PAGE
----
There will be some things here with which you might agree; and other things with which you might disagree. You will warm to the writing style of one author more than another; you will enjoy one turn of phrase, finding another off-putting. Yet this is precisely the point of theological conferral, of the decolonising of our knowledge, and of the Holiness journal itself: to put us in touch with other voices, to expand our horizons, to decentre our own perspective, and to open ourselves up to the ‘world parish’ of a God who continually delights in calling others to join Him – and us – in the fellowship of grace.
Those of you who are avid readers of Holiness will be aware that there has been something of a hiatus in publishing over this past year. One contributing factor has, of course, been the global coronavirus pandemic, which has provoked such disruption in every aspect of our lives over the past year. More positively, though, another reason for delay has been a significant piece of development work for the journal, transferring to a new publishing platform with Sciendo, the open access arm of De Gruyter. From this issue onwards, readers should benefit from the new digital interface, and authors will have a more streamlined submission portal. Over time, this transition will enable Holiness to grow as a globally relevant academic journal, indexed by leading academic search engines, while keeping its commitment to open access – free for authors and readers alike.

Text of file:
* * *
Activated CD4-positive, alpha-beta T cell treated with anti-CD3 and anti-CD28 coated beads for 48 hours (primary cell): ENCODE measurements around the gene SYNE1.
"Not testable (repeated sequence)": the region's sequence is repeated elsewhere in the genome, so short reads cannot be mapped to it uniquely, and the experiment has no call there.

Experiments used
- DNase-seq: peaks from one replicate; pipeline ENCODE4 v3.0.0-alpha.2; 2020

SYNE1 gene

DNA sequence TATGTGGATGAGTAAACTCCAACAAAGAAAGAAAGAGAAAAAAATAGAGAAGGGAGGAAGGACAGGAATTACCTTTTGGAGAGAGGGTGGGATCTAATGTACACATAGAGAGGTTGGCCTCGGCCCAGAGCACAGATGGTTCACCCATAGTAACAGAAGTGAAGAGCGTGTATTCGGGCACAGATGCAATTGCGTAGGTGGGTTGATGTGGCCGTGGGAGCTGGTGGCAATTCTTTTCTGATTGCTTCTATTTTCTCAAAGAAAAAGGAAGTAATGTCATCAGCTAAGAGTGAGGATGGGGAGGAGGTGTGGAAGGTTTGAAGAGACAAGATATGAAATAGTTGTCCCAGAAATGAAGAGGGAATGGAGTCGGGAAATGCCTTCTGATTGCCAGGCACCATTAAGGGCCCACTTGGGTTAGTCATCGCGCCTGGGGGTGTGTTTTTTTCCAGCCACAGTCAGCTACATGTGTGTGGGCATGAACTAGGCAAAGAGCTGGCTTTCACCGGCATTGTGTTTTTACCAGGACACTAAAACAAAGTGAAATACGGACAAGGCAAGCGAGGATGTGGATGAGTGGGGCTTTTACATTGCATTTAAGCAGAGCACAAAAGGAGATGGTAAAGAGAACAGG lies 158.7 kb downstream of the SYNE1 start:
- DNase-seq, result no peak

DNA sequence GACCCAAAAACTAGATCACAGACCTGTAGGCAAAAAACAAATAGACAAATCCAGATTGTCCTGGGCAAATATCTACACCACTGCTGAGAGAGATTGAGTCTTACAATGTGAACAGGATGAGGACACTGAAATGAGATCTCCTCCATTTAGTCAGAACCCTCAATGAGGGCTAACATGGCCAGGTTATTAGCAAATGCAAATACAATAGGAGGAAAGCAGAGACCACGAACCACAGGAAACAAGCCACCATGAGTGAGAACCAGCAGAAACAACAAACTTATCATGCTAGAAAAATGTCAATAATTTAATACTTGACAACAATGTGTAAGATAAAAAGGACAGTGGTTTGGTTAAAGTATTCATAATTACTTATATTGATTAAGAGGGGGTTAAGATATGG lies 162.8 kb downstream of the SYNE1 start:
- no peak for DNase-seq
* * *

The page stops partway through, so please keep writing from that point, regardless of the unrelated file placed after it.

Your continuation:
A final reason for delay has been my own workload. I have worked as Editor of Holiness alongside my other roles at Wesley House for just over the past two years. This work has been enormously stimulating, and I have had the privilege of working with students and colleagues from partner institutions around the world. However, the time has come for me to move on from Wesley House, and from 1 January 2021 I take up a new appointment at Cliff College as Programme Lead for Learning Innovation, where I hope to continue developing the decolonising agenda that has been set out in these pages. As I move on from Wesley House, so too I hand over the journal into the experienced hands of the Rev’d Dr Richard Clutterbuck, the new Interim Editor. I am grateful to Richard for taking on this role, and to the Rev’d Dr Daniel Pratt Morris-Chapman and the Rev’d Dr Michael Wilson who will continue to serve as Assistant Editor and Reviews Editor respectively. Over the past couple of years, the Editorial Board has embraced the vision of Holiness as a tool for stimulating the work of decolonising global Wesleyan theology, and this issue shows the beginning of the realisation of that, with its more globally oriented authorship. I look forward to the greater things that the new team will do with Holiness.
I end, then, by thanking you for ‘sitting around the table’ with me over these past years. May we all continue to learn from one another, as together we are graciously called by God to the vocation of holiness.
Andrew J Stobart